NEW YORK — Novak Djokovic won’t mind if it rains for the next two weeks in New York.

The U.S. Open’s Arthur Ashe Stadium is now covered by a retractable roof. And based on his experiences at the Australian Open and Wimbledon, which already have one, the 12-time major champ expects more humid conditions once the panels shut – which make for a slower court.

“It allows returners like myself to get into the rally rather than seeing missiles pass by from the serves,” Djokovic said Friday.

He added with a chuckle: “I wouldn’t complain, honestly, to play an indoor U.S. Open throughout the whole two weeks.”

Roger Federer, sidelined by a knee injury, also predicted this week that the roof will aid Djokovic. The Serb begins the defense of his U.S. Open title Monday night on Ashe, where he’ll likely play all his matches.

The $150 million project to construct a roof over Ashe features an air management system and sliding shutters that seal the stadium, designed to minimize the humidity Djokovic so enjoys.

U.S. Tennis Association officials say tests have shown little difference in the conditions open or closed, but the proof will come once matches are first held under the roof.

When that will be is for Mother Nature to determine. Wimbledon champ Andy Murray couldn’t help but quip: “I’ll bet it doesn’t rain this year.”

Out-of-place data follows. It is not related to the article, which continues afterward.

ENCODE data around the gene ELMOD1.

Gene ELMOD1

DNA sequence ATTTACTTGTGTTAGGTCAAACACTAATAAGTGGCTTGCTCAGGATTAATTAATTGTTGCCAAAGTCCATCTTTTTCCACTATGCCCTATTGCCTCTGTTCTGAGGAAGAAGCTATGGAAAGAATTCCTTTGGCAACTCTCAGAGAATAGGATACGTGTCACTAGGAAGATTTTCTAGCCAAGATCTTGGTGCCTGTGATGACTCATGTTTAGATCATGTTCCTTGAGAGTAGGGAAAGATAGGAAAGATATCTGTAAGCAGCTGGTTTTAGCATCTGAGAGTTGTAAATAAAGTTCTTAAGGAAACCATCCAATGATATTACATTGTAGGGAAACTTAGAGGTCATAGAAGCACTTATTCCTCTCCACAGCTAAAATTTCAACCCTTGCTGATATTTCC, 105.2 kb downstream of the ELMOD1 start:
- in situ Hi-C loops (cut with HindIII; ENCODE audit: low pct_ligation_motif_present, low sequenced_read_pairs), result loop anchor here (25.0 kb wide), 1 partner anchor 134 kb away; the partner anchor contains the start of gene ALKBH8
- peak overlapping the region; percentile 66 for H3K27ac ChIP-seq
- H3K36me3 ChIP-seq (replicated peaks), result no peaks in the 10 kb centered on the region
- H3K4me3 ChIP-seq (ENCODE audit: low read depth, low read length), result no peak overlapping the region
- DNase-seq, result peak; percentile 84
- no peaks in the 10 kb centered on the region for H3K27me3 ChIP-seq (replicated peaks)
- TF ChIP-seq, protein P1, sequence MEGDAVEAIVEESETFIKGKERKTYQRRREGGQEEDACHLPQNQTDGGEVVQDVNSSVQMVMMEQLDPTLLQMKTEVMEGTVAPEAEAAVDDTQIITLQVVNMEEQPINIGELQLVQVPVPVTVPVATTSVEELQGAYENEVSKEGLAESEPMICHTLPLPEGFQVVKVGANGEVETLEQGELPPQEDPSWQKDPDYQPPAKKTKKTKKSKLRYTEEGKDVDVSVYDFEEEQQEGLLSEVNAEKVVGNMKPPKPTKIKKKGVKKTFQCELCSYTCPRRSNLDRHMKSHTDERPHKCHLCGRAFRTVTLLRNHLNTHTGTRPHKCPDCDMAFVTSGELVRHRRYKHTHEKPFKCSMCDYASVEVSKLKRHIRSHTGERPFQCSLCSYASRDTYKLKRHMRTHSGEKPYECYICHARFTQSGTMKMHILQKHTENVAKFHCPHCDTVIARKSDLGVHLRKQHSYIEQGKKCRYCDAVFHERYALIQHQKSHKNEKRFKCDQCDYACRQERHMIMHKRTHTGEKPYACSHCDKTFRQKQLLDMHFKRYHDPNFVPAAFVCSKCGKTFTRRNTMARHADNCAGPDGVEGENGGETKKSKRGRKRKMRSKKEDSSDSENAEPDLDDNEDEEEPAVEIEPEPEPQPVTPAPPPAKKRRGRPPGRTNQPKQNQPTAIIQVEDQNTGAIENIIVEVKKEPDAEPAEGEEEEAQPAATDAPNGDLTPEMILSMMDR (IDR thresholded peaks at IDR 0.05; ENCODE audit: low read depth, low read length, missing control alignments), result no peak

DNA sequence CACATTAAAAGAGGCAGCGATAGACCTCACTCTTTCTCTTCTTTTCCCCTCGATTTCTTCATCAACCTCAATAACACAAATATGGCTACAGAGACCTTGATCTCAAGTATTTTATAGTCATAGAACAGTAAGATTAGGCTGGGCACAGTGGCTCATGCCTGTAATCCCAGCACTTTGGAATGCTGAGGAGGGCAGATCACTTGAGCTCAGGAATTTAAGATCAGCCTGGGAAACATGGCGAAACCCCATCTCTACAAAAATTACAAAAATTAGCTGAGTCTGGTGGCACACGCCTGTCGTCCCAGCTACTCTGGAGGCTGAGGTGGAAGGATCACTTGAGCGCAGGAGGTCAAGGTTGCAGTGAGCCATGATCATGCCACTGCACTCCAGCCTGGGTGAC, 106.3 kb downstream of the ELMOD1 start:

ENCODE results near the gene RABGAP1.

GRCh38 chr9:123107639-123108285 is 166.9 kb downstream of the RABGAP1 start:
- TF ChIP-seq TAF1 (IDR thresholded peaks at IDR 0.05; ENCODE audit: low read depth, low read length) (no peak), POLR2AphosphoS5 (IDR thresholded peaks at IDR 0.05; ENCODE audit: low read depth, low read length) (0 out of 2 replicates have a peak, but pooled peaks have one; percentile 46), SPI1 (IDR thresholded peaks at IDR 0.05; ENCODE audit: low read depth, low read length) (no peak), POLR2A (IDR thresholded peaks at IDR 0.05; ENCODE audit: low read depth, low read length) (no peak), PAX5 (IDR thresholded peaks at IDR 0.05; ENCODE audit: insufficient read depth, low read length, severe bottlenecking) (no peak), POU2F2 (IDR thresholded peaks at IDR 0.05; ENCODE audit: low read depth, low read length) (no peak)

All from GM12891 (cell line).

Indeed, the extended forecast as of Sunday showed little chance of rain for the tournament’s first week. The U.S. Open has two meteorologists on site at all times who use proprietary software to track the likelihood of storms.

It takes about seven minutes for the roof to close, and if the court is dry, tournament director David Brewer said, the overall delay won’t be much longer than that. The players won’t leave the court during the process.

If it starts raining before the roof is closed, the interruption will be longer to dry the court, though Brewer hopes to avoid that scenario.

“Frankly because we have so many people there and because so many people have asked for a roof for so long, I think we’re going to be pre-emptive in our moves to stay ahead of the weather a little bit,” he said.

Even if it never rains, the roof is guaranteed to be closed at least once in the next two weeks. It will be shut at the start of Phil Collins’ opening ceremony concert Monday night, then slide open during the performance.